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Bulls get a little holiday cheer

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While Wednesday's trade shortened session left bulls wondering if there was any type of chance for a late year Santa Claus rally, perhaps this morning's 100-point gain in the Dow Industrials (INDU) 8,560 +1.2% and recouping of Tuesday's losses is proof that Santa is for real.

While trader's don't seem to be reading a lot into today's light volume rally, the ability for the Dow Industrials to get back above the 8,520 level gave shorter-term bears little hope that the recently pointed out head/shoulders top on the 10-minute interval chart wasn't going to pan out on a short-term basis and the Dow rocketed higher after breaking above what bears had looked to be a right shoulder formation. I'd now look for pullbacks to the 8,500 level to find some support on any type of intra-day pullback at/near the 8,500 level. For a rally to continue into the weekend, I'd think bulls want to see a close above the 8,550 level. This morning's high on the Dow has been 8,565.

Sector action has been broadly positive with the bulk of sectors showing gains of 1% or greater. The Airline Index (XAL.X) 38.53 +3.24% has built on its earlier gains of +2% after UAL Corp. (NYSE:UAL) $1.17 +11.42%, which is in Chapter 11 bankruptcy said that its ongoing bankruptcy filings could lead to lower pay, more layoffs and tougher work rules for the company's unionized employees. The perception becomes that workers would not concede enough was one of the factors that led a federal panel to reject UAL's bid for $1.8 billion in taxpayer-backed loan guarantees, and that future dealings by UAL and other airlines that employ unionized workers may now be in a stronger position and be able to apply leverage over unions when negotiating new contracts.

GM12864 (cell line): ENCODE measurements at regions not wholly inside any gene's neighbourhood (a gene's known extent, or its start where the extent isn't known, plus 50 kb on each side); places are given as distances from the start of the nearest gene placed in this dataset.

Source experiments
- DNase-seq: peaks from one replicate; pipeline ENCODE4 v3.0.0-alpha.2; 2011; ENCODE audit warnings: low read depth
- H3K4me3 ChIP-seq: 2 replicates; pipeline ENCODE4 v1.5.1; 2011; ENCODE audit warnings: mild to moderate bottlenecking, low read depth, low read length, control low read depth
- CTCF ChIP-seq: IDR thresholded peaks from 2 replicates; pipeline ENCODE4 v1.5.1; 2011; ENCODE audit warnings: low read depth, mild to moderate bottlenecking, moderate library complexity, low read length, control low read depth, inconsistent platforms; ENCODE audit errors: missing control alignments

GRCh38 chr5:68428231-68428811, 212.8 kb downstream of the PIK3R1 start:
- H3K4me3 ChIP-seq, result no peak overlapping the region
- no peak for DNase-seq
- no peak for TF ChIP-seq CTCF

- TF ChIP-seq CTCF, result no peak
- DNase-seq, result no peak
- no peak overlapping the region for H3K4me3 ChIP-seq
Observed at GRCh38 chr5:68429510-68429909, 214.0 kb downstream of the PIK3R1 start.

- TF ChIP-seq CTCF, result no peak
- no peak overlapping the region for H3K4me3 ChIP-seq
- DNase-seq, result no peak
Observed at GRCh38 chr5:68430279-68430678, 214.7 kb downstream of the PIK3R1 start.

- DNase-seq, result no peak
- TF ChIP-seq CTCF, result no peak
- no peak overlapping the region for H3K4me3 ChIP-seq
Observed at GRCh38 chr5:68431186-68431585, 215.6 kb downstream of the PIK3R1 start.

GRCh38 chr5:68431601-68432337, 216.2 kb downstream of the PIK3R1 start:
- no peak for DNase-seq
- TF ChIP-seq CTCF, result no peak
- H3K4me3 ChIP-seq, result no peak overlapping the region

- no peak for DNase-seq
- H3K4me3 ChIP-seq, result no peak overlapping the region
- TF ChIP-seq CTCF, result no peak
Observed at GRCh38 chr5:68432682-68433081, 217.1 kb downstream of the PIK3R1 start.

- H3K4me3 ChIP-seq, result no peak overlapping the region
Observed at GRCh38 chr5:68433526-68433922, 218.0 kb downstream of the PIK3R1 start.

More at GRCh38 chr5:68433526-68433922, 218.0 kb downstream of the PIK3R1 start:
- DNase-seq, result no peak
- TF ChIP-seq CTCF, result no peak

The CBOE Internet Index (INX.X) 91.72 -1.08% leads this mornings short list of sector decliners, largely in part to weakness in shares of online retailer Amazon.com's (NASDAQ:AMZN) $20.26 -7.31% declines. While there is no news today to explain AMZN's price action, it may be that a combination of fears that holiday sales disappointed the retailing sector have bears pressing their case given the stock's higher valuation versus sector peers.

The bond market is very quiet and a quick glimpse of the bond pits on CNBC's morning show looked more like a garage sale on a Thursday morning where bond traders simply seemed to be rather disinterested in trading today. Most likely it is that institutional traders are enjoying an extended vacation after the Christmas holiday and not a lot of orders to be initiated.

Jeff Bailey

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